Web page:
State Department pings cell phones in Russia and Iran, hoping to root out election meddling

Investigations have shown Russia attempted to disrupt the 2016 elections

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A voter in Tuesday's primary in Washington
A voter in Tuesday's primary in Washington, D.C.
(Drew Angerer/Getty)
Updated: August 7, 2020 - 11:05am

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The U.S. government on Thursday sent text messages to cellphones across Russia and Iran, alerting users about a new State Department rewards program of up to $10 million for information about foreign entities attempting to interfere with the U.S. election. 

The effort is the latest in Trump administration's attempt to root out 2020 election meddling and show that it takes the threat of foreign interference seriously. Investigations have shown Russia attempted to disrupt the 2016 elections.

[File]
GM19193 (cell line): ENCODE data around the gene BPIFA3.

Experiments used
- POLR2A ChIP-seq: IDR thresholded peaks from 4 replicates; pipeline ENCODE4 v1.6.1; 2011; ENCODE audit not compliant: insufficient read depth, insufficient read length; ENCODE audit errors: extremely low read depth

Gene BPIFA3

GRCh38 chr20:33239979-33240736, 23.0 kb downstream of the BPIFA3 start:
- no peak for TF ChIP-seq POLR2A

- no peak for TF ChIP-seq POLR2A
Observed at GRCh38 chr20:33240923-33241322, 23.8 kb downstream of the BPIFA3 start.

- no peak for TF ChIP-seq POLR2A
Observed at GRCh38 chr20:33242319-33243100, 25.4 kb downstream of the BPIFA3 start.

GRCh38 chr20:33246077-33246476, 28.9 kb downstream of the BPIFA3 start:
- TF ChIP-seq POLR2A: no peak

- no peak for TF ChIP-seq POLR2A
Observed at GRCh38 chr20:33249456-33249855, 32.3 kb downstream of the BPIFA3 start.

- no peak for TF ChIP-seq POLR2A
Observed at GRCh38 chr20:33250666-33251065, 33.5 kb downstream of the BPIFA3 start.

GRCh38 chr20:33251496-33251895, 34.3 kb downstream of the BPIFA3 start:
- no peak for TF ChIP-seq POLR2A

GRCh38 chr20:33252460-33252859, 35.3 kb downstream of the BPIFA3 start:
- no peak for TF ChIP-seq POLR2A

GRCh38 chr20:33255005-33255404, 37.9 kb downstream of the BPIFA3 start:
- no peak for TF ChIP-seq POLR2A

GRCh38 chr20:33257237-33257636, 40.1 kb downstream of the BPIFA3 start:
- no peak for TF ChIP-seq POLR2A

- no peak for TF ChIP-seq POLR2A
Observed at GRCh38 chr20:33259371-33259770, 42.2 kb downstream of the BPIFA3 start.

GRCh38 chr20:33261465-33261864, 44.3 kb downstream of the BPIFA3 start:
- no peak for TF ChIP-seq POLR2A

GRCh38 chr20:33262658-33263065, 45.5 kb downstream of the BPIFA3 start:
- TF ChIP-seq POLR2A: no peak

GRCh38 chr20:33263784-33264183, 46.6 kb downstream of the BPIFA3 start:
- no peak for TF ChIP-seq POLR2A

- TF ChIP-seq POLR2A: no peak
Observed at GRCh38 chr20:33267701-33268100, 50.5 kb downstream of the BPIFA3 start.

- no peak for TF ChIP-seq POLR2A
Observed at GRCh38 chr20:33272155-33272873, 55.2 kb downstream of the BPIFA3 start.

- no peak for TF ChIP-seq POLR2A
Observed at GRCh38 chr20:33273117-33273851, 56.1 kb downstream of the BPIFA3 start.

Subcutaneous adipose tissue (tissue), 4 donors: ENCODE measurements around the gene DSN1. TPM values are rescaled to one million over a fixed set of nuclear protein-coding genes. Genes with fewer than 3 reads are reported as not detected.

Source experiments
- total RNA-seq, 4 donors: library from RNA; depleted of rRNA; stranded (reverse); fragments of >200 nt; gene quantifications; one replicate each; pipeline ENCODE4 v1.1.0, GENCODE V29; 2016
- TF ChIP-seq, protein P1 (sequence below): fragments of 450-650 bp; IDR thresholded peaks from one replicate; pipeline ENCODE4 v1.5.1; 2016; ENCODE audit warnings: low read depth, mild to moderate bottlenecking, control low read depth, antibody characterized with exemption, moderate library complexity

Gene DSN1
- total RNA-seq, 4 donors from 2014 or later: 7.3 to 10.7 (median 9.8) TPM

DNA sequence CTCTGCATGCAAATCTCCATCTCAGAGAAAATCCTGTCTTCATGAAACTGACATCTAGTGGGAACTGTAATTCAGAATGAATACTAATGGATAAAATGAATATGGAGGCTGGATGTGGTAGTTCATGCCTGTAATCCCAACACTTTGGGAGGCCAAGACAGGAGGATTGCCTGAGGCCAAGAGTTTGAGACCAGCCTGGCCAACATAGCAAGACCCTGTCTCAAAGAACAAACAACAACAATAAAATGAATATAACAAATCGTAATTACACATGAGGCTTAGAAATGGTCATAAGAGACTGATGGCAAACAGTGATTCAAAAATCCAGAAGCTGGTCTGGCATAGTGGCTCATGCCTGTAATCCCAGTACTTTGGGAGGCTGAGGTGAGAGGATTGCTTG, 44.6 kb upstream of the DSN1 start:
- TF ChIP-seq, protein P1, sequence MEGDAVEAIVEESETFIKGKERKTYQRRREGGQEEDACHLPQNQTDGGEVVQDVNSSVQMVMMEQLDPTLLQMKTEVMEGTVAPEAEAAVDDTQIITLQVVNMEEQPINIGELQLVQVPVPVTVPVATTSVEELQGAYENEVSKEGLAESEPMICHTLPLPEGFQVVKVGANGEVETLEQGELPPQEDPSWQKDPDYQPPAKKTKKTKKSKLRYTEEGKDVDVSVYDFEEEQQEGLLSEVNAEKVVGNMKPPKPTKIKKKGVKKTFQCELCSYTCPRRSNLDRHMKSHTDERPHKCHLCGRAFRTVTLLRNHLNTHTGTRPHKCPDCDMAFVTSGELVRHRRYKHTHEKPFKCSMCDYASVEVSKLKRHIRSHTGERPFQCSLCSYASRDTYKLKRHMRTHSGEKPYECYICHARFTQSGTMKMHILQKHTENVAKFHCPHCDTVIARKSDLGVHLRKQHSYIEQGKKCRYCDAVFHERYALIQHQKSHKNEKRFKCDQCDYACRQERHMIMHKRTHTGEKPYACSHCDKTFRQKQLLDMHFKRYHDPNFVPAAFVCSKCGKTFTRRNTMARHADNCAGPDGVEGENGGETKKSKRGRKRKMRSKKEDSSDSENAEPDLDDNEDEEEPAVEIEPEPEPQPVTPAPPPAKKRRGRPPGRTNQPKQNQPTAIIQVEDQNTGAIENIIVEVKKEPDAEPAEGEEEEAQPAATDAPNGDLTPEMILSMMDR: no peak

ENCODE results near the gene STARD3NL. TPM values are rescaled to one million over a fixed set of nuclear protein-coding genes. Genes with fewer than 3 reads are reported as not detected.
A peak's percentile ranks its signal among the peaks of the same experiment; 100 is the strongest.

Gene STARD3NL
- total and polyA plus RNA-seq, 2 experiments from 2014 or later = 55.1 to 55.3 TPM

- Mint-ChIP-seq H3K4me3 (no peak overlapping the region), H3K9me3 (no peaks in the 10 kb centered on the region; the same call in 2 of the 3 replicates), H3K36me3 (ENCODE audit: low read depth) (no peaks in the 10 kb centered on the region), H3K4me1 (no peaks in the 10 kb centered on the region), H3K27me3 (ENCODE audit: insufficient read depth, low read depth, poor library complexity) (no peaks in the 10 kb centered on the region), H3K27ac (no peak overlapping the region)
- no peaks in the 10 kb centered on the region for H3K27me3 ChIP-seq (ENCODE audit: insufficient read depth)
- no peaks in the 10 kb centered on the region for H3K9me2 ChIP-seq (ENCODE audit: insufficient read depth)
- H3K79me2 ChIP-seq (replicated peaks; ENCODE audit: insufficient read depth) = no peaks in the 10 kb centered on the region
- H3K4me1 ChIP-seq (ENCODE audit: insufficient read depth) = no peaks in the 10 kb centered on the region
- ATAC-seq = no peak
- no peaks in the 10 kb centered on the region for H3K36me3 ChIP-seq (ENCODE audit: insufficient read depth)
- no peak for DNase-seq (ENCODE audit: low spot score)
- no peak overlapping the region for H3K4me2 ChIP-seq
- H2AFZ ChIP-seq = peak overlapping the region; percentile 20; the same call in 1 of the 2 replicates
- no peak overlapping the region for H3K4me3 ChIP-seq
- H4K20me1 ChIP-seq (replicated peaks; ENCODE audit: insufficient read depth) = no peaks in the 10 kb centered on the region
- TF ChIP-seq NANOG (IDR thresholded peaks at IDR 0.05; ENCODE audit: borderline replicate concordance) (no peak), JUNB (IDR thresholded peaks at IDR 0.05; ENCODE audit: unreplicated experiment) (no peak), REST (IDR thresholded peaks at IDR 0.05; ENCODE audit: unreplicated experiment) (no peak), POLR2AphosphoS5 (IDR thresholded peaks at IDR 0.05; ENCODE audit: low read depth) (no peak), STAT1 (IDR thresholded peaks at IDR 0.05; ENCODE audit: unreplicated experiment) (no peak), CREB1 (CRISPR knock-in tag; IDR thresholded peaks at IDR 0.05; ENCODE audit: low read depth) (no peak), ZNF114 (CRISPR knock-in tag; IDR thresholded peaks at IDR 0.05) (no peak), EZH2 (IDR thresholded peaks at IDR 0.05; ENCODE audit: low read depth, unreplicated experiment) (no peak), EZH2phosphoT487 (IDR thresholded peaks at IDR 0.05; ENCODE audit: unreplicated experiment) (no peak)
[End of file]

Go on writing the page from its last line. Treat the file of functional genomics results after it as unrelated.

Some Russians and Iranians joked that for $10 million they would be willing to tell the United States government anything it wanted to hear, or stage a hack and provide information about it to collect on the government's offer.

Others thought the effort was merely ungraceful and irritating, "By calling on people to talk for money about interference in American elections, the American special services are unceremoniously interfering in our life," wrote spokeswoman for the Russian government Maria Zakharova, according to the New York Times.

It was not clear what technology the government used to disseminate the messages, or how many messages were sent, but ultimately, the popularity of the effort among recipients is of little consequence, so long as it yields a meaningful handful of individuals with salient information.

This initiative by the U.S. government comes on the heels of a State Department report detailing Russian efforts to spread misinformation and confusion surrounding the novel coronavirus and global pandemic. 

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